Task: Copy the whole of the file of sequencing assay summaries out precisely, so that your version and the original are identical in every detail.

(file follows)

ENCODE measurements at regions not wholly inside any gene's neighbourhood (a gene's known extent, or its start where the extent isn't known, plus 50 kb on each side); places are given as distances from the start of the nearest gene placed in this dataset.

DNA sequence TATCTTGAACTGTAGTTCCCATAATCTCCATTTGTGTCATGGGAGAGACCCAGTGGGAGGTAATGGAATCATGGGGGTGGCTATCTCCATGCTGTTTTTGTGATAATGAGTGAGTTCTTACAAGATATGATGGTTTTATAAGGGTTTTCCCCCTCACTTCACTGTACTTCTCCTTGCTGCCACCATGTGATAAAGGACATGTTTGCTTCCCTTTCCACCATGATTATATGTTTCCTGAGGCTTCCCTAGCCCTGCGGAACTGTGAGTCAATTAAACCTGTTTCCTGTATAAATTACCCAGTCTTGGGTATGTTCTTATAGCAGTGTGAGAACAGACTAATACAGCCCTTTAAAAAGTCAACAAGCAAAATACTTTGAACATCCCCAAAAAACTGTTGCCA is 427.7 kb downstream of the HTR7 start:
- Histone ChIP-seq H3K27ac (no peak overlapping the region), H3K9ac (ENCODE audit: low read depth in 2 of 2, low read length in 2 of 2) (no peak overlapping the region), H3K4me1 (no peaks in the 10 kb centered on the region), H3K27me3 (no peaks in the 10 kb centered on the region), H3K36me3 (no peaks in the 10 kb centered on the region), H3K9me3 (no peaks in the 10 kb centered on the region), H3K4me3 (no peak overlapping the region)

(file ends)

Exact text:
ENCODE measurements at regions not wholly inside any gene's neighbourhood (a gene's known extent, or its start where the extent isn't known, plus 50 kb on each side); places are given as distances from the start of the nearest gene placed in this dataset.

DNA sequence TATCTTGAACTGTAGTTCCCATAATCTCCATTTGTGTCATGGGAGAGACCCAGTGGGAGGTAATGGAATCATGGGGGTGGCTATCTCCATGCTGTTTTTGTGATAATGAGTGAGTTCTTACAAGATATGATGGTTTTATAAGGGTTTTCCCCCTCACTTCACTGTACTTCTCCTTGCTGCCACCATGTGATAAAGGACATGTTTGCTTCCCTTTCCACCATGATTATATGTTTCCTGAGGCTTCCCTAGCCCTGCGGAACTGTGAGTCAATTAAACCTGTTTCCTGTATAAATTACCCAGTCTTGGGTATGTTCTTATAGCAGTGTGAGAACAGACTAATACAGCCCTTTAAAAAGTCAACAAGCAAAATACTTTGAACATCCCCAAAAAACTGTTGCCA is 427.7 kb downstream of the HTR7 start:
- Histone ChIP-seq H3K27ac (no peak overlapping the region), H3K9ac (ENCODE audit: low read depth in 2 of 2, low read length in 2 of 2) (no peak overlapping the region), H3K4me1 (no peaks in the 10 kb centered on the region), H3K27me3 (no peaks in the 10 kb centered on the region), H3K36me3 (no peaks in the 10 kb centered on the region), H3K9me3 (no peaks in the 10 kb centered on the region), H3K4me3 (no peak overlapping the region)